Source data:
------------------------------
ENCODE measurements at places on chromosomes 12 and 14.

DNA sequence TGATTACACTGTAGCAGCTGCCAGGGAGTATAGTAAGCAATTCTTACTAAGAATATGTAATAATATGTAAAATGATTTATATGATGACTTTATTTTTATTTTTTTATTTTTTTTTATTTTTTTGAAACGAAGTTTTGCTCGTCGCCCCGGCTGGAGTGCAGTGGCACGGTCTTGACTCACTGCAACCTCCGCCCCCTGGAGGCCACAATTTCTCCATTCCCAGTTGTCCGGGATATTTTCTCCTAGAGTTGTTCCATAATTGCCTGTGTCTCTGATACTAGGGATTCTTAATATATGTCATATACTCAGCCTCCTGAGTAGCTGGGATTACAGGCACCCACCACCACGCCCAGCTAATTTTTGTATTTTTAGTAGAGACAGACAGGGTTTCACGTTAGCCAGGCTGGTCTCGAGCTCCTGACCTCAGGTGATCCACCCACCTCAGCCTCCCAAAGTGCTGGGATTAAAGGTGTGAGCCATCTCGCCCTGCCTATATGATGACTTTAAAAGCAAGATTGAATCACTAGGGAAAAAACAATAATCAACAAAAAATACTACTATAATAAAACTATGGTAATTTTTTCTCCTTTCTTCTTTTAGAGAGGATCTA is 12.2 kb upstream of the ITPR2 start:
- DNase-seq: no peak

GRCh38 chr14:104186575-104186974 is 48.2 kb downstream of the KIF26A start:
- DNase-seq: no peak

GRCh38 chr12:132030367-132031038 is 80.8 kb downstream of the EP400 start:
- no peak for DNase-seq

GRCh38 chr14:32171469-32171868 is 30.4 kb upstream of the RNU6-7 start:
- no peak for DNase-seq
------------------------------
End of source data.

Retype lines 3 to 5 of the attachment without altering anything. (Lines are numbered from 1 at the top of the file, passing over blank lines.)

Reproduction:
- DNase-seq: no peak

GRCh38 chr14:104186575-104186974 is 48.2 kb downstream of the KIF26A start:
- DNase-seq: no peak